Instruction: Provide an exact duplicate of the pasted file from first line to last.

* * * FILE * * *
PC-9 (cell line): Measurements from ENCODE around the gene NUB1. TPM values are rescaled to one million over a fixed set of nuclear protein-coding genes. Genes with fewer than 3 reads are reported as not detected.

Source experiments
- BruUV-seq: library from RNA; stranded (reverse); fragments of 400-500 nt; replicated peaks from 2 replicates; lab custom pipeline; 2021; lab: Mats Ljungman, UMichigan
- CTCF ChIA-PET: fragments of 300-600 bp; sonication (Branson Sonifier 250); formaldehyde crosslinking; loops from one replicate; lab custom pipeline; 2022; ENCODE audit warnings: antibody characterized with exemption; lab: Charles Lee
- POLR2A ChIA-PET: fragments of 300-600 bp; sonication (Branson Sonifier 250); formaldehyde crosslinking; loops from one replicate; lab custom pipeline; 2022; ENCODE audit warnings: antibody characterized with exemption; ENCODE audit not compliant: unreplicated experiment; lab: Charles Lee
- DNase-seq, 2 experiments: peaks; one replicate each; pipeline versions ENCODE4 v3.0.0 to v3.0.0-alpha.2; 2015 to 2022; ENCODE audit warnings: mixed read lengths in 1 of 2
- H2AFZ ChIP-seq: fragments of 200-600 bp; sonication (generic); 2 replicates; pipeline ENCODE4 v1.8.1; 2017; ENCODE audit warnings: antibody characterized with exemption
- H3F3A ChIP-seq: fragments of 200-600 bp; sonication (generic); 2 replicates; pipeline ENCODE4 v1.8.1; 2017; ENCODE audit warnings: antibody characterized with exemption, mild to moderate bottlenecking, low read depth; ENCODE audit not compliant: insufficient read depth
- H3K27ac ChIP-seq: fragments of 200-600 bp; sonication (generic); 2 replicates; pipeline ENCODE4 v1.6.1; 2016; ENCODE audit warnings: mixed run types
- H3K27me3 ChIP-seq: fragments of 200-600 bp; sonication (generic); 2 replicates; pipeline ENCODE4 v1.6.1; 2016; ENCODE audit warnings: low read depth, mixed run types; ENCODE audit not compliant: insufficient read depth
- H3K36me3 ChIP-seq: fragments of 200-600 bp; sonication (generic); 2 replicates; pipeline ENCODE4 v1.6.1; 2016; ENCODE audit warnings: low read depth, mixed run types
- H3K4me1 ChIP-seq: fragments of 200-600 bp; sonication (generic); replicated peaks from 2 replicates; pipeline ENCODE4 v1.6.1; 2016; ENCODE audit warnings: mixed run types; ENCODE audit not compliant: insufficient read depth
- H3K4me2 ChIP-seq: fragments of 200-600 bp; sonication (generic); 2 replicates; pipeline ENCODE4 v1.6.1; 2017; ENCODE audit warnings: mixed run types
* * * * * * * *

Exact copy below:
PC-9 (cell line): Measurements from ENCODE around the gene NUB1. TPM values are rescaled to one million over a fixed set of nuclear protein-coding genes. Genes with fewer than 3 reads are reported as not detected.

Source experiments
- BruUV-seq: library from RNA; stranded (reverse); fragments of 400-500 nt; replicated peaks from 2 replicates; lab custom pipeline; 2021; lab: Mats Ljungman, UMichigan
- CTCF ChIA-PET: fragments of 300-600 bp; sonication (Branson Sonifier 250); formaldehyde crosslinking; loops from one replicate; lab custom pipeline; 2022; ENCODE audit warnings: antibody characterized with exemption; lab: Charles Lee
- POLR2A ChIA-PET: fragments of 300-600 bp; sonication (Branson Sonifier 250); formaldehyde crosslinking; loops from one replicate; lab custom pipeline; 2022; ENCODE audit warnings: antibody characterized with exemption; ENCODE audit not compliant: unreplicated experiment; lab: Charles Lee
- DNase-seq, 2 experiments: peaks; one replicate each; pipeline versions ENCODE4 v3.0.0 to v3.0.0-alpha.2; 2015 to 2022; ENCODE audit warnings: mixed read lengths in 1 of 2
- H2AFZ ChIP-seq: fragments of 200-600 bp; sonication (generic); 2 replicates; pipeline ENCODE4 v1.8.1; 2017; ENCODE audit warnings: antibody characterized with exemption
- H3F3A ChIP-seq: fragments of 200-600 bp; sonication (generic); 2 replicates; pipeline ENCODE4 v1.8.1; 2017; ENCODE audit warnings: antibody characterized with exemption, mild to moderate bottlenecking, low read depth; ENCODE audit not compliant: insufficient read depth
- H3K27ac ChIP-seq: fragments of 200-600 bp; sonication (generic); 2 replicates; pipeline ENCODE4 v1.6.1; 2016; ENCODE audit warnings: mixed run types
- H3K27me3 ChIP-seq: fragments of 200-600 bp; sonication (generic); 2 replicates; pipeline ENCODE4 v1.6.1; 2016; ENCODE audit warnings: low read depth, mixed run types; ENCODE audit not compliant: insufficient read depth
- H3K36me3 ChIP-seq: fragments of 200-600 bp; sonication (generic); 2 replicates; pipeline ENCODE4 v1.6.1; 2016; ENCODE audit warnings: low read depth, mixed run types
- H3K4me1 ChIP-seq: fragments of 200-600 bp; sonication (generic); replicated peaks from 2 replicates; pipeline ENCODE4 v1.6.1; 2016; ENCODE audit warnings: mixed run types; ENCODE audit not compliant: insufficient read depth
- H3K4me2 ChIP-seq: fragments of 200-600 bp; sonication (generic); 2 replicates; pipeline ENCODE4 v1.6.1; 2017; ENCODE audit warnings: mixed run types